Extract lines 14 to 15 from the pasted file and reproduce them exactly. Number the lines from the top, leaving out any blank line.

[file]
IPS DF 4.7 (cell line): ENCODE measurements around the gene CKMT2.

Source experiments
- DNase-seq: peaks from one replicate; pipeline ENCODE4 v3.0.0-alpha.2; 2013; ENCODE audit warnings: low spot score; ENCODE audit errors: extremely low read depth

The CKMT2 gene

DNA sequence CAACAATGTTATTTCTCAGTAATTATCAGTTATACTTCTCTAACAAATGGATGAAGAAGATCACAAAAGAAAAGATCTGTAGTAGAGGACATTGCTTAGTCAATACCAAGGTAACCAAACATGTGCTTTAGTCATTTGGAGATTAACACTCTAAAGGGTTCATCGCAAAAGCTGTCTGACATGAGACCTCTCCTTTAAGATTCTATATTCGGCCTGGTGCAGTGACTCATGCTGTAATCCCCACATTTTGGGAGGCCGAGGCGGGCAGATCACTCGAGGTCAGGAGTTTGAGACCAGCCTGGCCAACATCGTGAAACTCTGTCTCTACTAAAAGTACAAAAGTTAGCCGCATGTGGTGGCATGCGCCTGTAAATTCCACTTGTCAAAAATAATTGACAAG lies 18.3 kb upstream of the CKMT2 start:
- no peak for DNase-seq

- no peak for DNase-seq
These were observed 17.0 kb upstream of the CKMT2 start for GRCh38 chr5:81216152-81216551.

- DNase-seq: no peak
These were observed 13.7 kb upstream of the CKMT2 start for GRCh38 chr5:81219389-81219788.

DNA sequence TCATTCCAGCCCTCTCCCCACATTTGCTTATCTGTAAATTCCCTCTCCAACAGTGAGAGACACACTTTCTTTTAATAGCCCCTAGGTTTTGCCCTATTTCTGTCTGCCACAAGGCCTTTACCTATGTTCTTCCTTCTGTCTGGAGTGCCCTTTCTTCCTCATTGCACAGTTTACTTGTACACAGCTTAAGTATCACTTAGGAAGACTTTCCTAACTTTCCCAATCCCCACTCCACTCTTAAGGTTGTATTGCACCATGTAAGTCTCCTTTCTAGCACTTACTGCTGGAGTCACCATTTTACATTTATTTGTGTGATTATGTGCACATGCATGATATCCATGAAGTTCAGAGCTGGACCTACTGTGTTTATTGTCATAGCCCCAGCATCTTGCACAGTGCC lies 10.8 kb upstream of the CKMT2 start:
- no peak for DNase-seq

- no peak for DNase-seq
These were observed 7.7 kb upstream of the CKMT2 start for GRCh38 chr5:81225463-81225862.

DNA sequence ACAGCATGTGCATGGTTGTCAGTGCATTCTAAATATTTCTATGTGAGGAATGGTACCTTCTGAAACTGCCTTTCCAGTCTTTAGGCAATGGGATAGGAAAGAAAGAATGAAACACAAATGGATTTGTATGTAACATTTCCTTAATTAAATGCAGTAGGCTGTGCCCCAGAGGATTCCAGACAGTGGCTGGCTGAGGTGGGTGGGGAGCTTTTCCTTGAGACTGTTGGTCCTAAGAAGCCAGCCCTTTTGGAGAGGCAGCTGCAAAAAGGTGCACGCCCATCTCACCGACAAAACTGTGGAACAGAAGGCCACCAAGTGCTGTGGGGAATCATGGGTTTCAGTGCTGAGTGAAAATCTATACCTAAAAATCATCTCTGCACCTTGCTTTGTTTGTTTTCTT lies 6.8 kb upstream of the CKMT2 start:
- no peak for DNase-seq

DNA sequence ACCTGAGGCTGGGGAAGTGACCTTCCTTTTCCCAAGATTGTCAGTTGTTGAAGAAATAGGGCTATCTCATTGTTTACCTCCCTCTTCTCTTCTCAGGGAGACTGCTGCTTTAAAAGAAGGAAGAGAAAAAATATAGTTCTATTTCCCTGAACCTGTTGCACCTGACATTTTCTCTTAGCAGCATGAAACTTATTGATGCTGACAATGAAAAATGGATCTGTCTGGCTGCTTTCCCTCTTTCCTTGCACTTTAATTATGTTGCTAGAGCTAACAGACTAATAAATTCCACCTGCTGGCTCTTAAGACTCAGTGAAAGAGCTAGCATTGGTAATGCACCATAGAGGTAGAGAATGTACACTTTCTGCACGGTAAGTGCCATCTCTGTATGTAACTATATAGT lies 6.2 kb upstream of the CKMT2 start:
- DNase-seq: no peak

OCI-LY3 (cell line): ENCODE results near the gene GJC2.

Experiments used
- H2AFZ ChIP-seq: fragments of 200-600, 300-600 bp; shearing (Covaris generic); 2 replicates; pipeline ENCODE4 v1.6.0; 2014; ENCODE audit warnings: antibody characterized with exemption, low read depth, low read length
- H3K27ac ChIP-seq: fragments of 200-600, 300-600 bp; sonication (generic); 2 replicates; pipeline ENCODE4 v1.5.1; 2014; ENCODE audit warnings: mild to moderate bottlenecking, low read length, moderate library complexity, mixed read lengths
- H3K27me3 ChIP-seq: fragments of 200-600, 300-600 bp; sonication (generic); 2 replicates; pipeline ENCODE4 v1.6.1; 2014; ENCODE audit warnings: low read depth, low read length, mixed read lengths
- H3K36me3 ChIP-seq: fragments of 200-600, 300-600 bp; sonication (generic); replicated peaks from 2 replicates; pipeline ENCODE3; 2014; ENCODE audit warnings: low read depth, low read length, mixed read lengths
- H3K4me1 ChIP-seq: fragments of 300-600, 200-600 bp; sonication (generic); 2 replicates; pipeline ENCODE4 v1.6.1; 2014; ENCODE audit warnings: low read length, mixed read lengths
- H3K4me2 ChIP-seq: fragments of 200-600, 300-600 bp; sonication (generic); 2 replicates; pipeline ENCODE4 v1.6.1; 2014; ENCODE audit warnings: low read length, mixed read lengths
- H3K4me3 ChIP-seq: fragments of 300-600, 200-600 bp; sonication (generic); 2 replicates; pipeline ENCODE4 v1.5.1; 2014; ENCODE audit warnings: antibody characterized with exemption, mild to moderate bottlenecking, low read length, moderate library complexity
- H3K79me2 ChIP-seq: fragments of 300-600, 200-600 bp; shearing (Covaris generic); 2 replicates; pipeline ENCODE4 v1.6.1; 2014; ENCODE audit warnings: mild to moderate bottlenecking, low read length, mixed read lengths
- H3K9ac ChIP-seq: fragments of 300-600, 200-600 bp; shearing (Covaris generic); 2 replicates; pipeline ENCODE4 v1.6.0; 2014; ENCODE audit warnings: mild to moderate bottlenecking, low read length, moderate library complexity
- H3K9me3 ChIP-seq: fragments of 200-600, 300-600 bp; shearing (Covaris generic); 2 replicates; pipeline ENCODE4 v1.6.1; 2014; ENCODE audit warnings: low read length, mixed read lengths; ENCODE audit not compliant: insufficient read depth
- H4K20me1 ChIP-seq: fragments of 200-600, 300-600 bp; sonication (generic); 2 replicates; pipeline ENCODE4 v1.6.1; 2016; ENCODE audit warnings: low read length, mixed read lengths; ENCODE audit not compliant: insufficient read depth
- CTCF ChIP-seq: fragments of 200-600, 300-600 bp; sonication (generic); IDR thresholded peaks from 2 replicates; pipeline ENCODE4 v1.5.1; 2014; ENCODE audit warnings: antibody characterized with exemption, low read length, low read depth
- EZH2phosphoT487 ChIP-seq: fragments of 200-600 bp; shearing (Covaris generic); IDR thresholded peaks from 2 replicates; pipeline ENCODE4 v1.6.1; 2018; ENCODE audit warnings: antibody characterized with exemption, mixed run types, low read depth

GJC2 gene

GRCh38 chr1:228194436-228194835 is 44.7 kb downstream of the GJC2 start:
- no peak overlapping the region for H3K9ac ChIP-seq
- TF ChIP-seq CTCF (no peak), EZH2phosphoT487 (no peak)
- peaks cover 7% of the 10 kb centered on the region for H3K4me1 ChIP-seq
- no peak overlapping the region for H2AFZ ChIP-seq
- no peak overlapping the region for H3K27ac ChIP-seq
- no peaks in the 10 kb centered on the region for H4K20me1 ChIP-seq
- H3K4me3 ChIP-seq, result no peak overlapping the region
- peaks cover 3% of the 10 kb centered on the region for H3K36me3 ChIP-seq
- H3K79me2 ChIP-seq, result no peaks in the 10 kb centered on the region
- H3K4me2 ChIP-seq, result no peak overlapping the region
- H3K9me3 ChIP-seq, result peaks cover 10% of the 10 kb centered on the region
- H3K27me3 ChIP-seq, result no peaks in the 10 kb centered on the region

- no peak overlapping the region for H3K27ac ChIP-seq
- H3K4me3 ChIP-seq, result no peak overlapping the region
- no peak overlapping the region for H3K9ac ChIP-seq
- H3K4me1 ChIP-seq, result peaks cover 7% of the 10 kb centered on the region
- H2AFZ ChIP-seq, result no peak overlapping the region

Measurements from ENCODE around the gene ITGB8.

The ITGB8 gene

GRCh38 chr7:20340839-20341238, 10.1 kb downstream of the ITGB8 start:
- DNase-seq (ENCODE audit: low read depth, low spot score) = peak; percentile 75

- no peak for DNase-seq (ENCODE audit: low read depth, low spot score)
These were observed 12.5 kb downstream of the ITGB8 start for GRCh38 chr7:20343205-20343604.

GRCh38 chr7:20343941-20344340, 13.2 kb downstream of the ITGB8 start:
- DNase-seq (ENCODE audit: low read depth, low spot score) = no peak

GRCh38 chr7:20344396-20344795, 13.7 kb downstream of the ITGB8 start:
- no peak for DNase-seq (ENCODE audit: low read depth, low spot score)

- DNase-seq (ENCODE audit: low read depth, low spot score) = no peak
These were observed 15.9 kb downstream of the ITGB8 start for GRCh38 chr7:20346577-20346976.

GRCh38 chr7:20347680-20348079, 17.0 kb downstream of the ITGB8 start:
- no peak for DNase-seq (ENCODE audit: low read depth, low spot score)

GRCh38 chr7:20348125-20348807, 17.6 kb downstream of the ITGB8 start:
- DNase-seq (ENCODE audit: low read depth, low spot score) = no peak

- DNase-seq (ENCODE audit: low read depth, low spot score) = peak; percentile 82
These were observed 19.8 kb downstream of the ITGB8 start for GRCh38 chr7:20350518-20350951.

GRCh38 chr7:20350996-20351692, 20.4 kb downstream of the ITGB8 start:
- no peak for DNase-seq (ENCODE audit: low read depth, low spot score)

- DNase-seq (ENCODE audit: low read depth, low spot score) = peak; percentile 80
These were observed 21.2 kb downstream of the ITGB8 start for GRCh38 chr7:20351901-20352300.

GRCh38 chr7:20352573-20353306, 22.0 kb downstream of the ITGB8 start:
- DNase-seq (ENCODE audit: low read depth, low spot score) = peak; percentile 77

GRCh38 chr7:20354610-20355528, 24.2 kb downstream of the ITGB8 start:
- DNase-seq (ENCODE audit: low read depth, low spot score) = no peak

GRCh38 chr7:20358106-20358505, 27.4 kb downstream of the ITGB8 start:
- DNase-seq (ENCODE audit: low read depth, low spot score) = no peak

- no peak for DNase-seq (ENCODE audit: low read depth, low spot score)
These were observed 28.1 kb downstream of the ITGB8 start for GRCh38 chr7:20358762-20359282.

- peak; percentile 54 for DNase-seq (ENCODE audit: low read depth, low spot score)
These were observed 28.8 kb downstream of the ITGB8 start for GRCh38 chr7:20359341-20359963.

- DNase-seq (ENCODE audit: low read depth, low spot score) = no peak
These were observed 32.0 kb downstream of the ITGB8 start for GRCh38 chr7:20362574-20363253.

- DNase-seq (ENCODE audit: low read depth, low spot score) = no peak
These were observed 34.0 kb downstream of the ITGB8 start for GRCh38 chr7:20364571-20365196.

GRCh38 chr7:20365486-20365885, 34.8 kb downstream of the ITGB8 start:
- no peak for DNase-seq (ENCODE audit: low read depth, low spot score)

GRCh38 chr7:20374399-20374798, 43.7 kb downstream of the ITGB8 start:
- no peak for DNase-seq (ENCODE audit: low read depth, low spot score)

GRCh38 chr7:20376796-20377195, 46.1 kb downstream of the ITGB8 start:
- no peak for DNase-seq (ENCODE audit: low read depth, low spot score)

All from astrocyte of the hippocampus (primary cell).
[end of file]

These were observed 7.7 kb upstream of the CKMT2 start for GRCh38 chr5:81225463-81225862.

DNA sequence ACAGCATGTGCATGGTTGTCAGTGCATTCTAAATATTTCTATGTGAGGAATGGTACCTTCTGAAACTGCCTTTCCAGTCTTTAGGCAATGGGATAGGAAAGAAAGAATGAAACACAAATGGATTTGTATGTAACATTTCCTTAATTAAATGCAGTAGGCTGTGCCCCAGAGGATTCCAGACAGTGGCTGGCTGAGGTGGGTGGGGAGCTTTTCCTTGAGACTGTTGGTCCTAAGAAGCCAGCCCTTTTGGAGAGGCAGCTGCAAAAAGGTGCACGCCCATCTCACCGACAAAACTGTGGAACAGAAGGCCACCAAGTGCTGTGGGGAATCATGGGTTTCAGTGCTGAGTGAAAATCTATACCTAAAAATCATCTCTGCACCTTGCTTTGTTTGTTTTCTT lies 6.8 kb upstream of the CKMT2 start: